Mr Atkinson said that the book launch was not the venue to discuss the “legal complexities” of similar fact evidence pointing to a Court of Criminal Appeal decision dealing with such evidence.
‘The Crown argued that the features of one murder were present in another murder and that because of the common features, there was an underlying unity between the murder for which the accused was before the court and another murder for which that the same person or persons were responsible.
The court heard that, although there was no suggestion of a unique signature accompanying each murder, the jury was entitled to compare the circumstances of each murder and ask whether, as a matter of commonsense, experience and judgment, there is such an underlying unity between the murders that it led to the conclusion that the same person or persons were responsible for each of the murders.
It seems to me that this takes us in the direction for which Ken argues, although it certainly does not go as far as he recommends.’
Mr Atkinson also spoke about the possibility of looking at the ‘double jeopardy’ rule where an offender cannot be tried in a criminal court for the same crime after an acquittal even if compelling evidence surfaces at some future time.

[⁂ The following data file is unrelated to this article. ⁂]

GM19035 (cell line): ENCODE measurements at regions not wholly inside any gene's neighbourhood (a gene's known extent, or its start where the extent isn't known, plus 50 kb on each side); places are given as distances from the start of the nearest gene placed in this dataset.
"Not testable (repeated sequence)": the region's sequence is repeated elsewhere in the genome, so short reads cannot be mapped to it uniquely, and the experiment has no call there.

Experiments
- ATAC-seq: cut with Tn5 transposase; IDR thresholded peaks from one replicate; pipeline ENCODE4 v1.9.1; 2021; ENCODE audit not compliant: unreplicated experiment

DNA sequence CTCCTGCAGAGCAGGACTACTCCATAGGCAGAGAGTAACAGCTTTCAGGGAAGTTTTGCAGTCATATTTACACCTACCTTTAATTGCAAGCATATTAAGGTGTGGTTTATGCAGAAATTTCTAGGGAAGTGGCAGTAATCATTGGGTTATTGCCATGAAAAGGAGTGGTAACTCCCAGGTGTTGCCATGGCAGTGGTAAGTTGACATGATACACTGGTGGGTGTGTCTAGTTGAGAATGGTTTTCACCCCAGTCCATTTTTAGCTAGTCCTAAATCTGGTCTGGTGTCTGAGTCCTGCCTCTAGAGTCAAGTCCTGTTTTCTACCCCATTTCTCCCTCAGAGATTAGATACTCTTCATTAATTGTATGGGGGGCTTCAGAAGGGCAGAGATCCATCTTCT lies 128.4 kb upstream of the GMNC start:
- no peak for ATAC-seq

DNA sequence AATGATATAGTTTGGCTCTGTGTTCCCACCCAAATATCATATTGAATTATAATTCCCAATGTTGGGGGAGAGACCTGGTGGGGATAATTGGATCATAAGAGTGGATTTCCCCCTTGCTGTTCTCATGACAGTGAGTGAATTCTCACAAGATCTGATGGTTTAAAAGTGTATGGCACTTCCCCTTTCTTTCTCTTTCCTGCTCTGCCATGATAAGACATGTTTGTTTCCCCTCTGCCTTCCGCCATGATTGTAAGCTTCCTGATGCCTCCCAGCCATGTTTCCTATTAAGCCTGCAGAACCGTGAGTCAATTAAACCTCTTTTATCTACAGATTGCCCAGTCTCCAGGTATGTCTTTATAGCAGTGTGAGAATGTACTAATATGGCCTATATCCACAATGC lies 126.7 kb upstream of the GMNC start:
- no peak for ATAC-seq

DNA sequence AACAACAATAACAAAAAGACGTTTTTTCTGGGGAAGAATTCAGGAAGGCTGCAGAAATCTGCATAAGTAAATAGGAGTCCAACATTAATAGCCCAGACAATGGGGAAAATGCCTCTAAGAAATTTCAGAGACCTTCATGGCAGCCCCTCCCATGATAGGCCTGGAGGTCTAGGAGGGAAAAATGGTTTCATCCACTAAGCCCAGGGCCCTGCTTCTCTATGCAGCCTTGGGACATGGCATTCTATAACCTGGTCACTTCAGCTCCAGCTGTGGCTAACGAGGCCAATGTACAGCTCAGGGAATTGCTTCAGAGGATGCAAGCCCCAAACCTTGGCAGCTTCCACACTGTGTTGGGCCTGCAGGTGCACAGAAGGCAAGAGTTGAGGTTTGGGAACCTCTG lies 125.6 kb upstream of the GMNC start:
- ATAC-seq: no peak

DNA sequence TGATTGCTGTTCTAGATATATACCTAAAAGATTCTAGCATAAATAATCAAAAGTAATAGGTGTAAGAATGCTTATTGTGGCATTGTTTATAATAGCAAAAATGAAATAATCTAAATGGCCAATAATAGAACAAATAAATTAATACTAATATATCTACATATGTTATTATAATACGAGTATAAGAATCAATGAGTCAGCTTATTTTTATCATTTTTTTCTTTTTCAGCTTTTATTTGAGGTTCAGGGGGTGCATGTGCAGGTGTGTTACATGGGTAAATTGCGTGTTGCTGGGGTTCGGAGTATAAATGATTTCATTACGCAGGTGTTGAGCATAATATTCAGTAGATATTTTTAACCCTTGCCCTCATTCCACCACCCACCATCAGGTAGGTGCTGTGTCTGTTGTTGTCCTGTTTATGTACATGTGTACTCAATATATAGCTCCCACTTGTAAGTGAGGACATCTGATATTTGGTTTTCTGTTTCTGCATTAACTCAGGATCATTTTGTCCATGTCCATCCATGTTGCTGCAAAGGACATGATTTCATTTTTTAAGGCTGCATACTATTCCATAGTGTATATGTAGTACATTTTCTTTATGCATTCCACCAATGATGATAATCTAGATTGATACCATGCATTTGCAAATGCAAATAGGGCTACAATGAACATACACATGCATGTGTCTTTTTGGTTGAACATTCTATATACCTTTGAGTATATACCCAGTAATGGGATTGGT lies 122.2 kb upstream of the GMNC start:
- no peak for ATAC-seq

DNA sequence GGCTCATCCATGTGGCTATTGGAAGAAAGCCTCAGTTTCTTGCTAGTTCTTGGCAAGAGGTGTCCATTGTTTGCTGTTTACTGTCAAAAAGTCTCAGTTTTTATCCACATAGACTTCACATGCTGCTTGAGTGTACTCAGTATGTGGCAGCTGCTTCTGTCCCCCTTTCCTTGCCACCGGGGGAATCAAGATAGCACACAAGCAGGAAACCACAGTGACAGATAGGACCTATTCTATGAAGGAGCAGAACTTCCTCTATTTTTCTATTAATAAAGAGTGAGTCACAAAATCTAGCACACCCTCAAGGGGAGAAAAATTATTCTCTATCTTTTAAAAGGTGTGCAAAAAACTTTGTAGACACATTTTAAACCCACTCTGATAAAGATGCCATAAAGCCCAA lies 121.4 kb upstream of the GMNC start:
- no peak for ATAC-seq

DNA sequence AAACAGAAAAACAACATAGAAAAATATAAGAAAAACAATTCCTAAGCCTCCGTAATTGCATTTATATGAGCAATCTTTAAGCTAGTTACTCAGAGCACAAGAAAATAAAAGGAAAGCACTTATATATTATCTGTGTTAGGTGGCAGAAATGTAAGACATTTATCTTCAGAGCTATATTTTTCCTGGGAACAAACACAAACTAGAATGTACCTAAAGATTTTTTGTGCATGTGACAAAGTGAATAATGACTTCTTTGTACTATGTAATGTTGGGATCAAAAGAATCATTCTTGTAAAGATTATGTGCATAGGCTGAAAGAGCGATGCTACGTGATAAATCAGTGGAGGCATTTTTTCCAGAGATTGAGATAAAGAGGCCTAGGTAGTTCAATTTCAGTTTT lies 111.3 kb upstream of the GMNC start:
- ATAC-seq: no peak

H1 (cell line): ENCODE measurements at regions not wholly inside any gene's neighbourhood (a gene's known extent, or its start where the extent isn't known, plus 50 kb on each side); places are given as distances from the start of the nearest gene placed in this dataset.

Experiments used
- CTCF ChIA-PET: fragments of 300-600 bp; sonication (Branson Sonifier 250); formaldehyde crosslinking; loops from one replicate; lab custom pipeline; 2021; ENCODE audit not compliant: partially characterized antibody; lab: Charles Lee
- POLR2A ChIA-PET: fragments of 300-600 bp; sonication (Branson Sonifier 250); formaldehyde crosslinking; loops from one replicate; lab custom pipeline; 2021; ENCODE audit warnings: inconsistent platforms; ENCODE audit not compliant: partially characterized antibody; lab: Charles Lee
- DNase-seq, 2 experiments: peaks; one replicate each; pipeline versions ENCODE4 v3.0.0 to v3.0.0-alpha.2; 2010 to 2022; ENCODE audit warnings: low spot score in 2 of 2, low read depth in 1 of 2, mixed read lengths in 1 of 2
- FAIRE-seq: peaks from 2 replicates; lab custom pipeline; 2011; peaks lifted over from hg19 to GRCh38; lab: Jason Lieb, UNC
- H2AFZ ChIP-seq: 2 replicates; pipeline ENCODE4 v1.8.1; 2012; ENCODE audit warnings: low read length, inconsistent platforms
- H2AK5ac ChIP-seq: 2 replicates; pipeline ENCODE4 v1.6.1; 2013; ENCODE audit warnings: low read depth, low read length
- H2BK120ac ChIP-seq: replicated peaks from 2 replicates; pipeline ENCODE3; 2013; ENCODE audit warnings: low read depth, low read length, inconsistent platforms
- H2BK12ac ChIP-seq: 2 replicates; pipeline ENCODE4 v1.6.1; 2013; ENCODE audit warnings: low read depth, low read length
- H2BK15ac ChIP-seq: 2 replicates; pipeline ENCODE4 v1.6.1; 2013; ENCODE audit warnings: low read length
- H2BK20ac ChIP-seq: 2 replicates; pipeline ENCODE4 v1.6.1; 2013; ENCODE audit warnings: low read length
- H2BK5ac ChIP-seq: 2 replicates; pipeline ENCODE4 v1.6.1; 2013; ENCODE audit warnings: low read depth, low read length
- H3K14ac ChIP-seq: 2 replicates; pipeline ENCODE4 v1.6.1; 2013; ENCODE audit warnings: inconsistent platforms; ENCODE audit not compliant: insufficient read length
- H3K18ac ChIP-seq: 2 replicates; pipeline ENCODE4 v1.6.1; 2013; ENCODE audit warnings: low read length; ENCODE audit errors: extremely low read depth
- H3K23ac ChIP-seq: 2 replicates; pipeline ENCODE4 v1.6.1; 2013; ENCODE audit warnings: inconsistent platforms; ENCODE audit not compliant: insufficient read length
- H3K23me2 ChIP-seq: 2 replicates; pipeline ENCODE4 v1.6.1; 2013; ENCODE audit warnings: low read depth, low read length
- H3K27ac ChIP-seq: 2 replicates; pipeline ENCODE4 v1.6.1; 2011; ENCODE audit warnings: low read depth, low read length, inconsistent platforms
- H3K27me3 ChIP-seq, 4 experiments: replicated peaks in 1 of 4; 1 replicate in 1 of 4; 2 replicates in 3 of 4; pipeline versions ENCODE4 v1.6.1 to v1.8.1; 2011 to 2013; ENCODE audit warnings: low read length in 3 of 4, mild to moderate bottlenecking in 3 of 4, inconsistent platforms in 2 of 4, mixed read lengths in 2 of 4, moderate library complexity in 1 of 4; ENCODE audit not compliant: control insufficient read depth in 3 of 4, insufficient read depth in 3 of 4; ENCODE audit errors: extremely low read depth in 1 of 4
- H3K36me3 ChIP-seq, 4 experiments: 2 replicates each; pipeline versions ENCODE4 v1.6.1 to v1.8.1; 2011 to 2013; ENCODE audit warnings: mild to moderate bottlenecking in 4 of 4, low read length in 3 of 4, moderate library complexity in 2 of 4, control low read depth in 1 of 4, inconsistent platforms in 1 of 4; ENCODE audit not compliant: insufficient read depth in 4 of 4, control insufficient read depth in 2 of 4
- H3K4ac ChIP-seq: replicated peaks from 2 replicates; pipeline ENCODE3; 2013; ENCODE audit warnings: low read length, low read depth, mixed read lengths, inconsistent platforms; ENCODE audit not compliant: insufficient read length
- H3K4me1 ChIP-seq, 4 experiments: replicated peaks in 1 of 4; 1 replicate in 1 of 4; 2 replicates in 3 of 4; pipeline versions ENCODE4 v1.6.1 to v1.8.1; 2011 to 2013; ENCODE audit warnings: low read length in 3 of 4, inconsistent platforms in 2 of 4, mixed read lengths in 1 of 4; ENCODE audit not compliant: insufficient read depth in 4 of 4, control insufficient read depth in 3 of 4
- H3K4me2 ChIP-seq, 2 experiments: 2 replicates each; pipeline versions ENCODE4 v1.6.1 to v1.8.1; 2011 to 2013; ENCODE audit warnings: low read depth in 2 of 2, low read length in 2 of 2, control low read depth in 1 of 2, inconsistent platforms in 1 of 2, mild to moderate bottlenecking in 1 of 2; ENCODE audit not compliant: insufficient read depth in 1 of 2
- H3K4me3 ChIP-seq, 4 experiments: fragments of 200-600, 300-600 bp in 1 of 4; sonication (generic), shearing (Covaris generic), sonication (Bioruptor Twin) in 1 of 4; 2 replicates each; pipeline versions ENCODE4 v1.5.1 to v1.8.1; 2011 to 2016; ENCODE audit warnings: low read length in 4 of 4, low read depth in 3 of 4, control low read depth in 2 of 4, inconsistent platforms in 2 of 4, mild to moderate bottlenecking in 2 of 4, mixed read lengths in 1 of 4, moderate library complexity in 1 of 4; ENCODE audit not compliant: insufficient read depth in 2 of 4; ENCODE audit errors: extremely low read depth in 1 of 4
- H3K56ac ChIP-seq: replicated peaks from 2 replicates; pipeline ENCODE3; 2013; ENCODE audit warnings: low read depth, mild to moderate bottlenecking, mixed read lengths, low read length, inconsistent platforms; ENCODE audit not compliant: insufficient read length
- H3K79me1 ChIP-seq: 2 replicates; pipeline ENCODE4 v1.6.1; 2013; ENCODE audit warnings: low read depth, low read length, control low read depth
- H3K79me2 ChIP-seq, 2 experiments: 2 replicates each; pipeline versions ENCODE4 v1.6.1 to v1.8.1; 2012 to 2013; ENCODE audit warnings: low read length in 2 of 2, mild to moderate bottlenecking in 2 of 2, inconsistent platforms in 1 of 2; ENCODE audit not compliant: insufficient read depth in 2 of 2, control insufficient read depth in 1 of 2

Lesley then spoke about her journey through the writing of the book and I took the opportunity to personally thank the many people involved in encouraging me from the birth of the idea of having the book written through to the preparation and publication of “Halfway to Justice”.
Fiona Schultz, CEO of New Holland Publishers, at the conclusion of the formalities, invited those present to continue to enjoy the evening. Food and refreshments were provided by New Holland and there was opportunity to purchase the book.
Crossroad Connexions is a charitable organization totally committed to serving the community at large, whose primary aim is to assist teenagers, young adults and people from all walks of life. We are a non-profit organization and rely solely on grants, corporate sponsorship and donations. Anyone who makes a donation to our organization over $100 will receive a free copy of our book “Halfway to Justice”.
Guests at the Book Launch (Requires Macromedia Flash)
Please contact us for speaking engagements appointments and general enquiries.